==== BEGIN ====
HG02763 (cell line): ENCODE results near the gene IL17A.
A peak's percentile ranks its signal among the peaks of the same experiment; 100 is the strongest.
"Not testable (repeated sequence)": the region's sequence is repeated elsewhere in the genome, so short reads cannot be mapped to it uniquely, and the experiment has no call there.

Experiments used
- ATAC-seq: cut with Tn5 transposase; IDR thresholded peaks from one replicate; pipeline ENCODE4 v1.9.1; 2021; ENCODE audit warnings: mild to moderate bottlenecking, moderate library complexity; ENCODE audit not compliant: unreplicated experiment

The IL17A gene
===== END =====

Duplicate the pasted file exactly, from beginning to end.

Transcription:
HG02763 (cell line): ENCODE results near the gene IL17A.
A peak's percentile ranks its signal among the peaks of the same experiment; 100 is the strongest.
"Not testable (repeated sequence)": the region's sequence is repeated elsewhere in the genome, so short reads cannot be mapped to it uniquely, and the experiment has no call there.

Experiments used
- ATAC-seq: cut with Tn5 transposase; IDR thresholded peaks from one replicate; pipeline ENCODE4 v1.9.1; 2021; ENCODE audit warnings: mild to moderate bottlenecking, moderate library complexity; ENCODE audit not compliant: unreplicated experiment

The IL17A gene